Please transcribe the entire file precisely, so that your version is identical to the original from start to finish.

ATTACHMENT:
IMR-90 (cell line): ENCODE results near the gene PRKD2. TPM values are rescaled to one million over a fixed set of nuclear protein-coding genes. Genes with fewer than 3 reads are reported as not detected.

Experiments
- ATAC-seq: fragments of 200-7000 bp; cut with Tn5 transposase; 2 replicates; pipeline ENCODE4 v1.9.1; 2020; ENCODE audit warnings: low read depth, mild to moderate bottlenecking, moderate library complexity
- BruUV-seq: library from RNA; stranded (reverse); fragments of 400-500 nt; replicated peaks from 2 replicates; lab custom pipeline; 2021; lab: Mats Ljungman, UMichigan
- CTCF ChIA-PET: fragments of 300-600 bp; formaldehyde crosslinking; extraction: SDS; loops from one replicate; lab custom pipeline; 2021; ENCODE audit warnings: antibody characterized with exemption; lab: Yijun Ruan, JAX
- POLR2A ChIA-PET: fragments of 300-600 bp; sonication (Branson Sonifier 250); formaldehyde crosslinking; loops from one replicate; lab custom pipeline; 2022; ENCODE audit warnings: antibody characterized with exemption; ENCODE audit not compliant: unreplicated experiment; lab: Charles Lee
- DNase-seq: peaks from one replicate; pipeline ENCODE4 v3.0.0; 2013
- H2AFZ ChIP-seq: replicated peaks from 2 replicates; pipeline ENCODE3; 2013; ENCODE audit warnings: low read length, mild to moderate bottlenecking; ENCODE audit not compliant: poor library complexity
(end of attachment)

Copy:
IMR-90 (cell line): ENCODE results near the gene PRKD2. TPM values are rescaled to one million over a fixed set of nuclear protein-coding genes. Genes with fewer than 3 reads are reported as not detected.

Experiments
- ATAC-seq: fragments of 200-7000 bp; cut with Tn5 transposase; 2 replicates; pipeline ENCODE4 v1.9.1; 2020; ENCODE audit warnings: low read depth, mild to moderate bottlenecking, moderate library complexity
- BruUV-seq: library from RNA; stranded (reverse); fragments of 400-500 nt; replicated peaks from 2 replicates; lab custom pipeline; 2021; lab: Mats Ljungman, UMichigan
- CTCF ChIA-PET: fragments of 300-600 bp; formaldehyde crosslinking; extraction: SDS; loops from one replicate; lab custom pipeline; 2021; ENCODE audit warnings: antibody characterized with exemption; lab: Yijun Ruan, JAX
- POLR2A ChIA-PET: fragments of 300-600 bp; sonication (Branson Sonifier 250); formaldehyde crosslinking; loops from one replicate; lab custom pipeline; 2022; ENCODE audit warnings: antibody characterized with exemption; ENCODE audit not compliant: unreplicated experiment; lab: Charles Lee
- DNase-seq: peaks from one replicate; pipeline ENCODE4 v3.0.0; 2013
- H2AFZ ChIP-seq: replicated peaks from 2 replicates; pipeline ENCODE3; 2013; ENCODE audit warnings: low read length, mild to moderate bottlenecking; ENCODE audit not compliant: poor library complexity